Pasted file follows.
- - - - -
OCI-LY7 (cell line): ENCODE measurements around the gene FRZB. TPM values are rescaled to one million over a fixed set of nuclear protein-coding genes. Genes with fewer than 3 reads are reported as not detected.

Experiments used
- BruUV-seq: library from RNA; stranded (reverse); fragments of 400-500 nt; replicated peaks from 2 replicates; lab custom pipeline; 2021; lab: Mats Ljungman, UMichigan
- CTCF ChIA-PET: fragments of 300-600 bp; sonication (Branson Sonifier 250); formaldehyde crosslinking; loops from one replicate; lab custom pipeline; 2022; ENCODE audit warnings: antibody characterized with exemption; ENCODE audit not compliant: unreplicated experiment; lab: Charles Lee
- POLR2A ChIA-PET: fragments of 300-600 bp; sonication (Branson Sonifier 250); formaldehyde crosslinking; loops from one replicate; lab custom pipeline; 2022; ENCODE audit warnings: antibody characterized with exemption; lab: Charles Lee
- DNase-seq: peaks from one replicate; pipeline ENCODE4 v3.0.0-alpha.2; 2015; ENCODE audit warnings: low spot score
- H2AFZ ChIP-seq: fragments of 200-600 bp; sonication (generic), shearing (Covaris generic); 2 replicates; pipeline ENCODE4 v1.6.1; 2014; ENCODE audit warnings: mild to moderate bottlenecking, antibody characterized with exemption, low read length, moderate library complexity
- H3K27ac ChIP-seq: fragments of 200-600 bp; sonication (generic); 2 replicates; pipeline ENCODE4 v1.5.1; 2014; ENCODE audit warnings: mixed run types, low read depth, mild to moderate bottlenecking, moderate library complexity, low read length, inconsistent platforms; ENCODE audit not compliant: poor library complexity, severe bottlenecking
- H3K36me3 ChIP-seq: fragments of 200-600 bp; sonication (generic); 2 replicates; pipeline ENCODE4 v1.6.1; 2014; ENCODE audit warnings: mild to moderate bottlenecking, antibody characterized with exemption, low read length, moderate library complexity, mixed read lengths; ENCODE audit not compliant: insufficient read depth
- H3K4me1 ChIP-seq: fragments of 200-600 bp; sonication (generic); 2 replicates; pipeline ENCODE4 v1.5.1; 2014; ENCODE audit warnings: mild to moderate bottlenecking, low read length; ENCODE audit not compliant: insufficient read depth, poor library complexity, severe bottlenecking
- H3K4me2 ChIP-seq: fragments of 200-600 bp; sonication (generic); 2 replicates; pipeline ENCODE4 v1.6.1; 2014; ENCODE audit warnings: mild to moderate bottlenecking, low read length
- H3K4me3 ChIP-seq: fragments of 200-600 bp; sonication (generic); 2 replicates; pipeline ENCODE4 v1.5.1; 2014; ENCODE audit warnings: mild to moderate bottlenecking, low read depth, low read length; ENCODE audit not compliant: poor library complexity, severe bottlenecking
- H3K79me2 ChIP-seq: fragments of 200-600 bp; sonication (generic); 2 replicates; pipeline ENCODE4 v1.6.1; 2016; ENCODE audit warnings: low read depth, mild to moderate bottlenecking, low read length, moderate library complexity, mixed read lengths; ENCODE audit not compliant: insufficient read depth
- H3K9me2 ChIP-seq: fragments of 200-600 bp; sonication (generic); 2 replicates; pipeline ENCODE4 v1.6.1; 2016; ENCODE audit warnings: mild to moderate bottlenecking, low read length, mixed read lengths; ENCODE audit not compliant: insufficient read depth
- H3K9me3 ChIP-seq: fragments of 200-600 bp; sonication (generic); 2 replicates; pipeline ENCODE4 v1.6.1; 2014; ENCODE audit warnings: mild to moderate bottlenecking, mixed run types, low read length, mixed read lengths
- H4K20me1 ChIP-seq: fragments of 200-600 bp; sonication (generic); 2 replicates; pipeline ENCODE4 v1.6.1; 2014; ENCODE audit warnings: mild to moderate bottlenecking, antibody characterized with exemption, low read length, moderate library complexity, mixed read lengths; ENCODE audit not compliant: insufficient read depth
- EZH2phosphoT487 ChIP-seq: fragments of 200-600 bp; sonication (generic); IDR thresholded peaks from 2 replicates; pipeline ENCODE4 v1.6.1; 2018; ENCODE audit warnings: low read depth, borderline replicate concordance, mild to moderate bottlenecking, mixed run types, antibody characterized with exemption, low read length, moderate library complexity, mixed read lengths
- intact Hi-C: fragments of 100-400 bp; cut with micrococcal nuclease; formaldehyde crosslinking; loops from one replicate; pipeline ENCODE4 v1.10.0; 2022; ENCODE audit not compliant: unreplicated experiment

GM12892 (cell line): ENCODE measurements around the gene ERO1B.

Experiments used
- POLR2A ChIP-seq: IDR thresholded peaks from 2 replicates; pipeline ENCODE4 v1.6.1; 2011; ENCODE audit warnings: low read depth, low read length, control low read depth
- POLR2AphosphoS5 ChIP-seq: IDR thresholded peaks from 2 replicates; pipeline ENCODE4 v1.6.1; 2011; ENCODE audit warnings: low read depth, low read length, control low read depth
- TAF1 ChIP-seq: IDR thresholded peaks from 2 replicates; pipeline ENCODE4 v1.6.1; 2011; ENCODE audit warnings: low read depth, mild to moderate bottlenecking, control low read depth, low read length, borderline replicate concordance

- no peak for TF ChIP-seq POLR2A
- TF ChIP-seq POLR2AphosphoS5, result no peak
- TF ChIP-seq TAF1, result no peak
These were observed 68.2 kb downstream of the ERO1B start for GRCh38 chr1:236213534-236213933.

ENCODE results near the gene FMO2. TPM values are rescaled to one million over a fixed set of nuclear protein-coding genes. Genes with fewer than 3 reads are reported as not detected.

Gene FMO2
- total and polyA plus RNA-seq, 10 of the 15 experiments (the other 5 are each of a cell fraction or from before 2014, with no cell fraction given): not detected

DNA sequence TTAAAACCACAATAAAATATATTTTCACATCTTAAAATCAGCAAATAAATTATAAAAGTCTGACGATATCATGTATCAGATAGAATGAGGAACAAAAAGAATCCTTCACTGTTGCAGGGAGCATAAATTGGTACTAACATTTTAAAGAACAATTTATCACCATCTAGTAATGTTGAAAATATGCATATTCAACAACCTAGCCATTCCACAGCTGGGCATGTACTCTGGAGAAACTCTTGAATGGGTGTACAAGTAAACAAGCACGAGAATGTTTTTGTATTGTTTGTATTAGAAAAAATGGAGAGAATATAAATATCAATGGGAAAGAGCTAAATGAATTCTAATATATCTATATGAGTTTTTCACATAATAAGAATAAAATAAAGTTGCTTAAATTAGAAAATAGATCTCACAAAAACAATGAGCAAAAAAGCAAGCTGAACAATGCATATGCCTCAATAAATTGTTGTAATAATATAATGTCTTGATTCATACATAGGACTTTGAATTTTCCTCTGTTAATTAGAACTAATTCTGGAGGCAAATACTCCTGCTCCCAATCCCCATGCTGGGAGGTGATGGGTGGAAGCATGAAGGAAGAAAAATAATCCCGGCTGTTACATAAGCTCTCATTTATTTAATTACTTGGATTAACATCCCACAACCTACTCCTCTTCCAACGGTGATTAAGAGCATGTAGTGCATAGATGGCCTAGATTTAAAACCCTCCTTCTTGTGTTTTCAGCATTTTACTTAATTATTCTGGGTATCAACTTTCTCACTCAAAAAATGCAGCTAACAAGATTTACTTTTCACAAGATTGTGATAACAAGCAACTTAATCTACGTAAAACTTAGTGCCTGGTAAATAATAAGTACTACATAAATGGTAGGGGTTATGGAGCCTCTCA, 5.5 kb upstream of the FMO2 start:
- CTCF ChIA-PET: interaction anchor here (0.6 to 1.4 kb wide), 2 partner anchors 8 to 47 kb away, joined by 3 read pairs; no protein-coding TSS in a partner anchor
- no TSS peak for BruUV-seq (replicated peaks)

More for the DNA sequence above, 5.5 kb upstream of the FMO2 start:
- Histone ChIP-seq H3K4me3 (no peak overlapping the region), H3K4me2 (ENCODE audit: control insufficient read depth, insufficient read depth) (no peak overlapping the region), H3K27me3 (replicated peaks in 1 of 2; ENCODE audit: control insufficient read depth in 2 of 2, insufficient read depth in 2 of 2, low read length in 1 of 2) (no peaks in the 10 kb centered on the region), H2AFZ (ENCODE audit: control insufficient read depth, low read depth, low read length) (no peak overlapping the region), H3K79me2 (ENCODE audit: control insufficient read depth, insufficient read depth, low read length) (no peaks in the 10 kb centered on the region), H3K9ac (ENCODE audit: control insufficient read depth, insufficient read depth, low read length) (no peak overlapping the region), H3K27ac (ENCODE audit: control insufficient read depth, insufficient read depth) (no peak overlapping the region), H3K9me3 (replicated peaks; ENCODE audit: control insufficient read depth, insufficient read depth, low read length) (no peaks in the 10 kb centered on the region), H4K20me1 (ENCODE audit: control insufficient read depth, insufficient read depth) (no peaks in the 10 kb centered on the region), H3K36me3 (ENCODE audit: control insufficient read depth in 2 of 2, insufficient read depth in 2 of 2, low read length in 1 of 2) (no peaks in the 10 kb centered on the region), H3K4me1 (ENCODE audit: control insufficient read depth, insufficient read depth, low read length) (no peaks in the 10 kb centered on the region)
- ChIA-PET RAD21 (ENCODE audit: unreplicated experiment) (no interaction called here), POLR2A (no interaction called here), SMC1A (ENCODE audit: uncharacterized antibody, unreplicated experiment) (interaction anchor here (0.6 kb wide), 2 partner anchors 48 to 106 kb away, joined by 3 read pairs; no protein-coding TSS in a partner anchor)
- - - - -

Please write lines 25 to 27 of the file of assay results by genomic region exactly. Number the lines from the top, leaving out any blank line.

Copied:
- TF ChIP-seq POLR2AphosphoS5, result no peak
- TF ChIP-seq TAF1, result no peak
These were observed 68.2 kb downstream of the ERO1B start for GRCh38 chr1:236213534-236213933.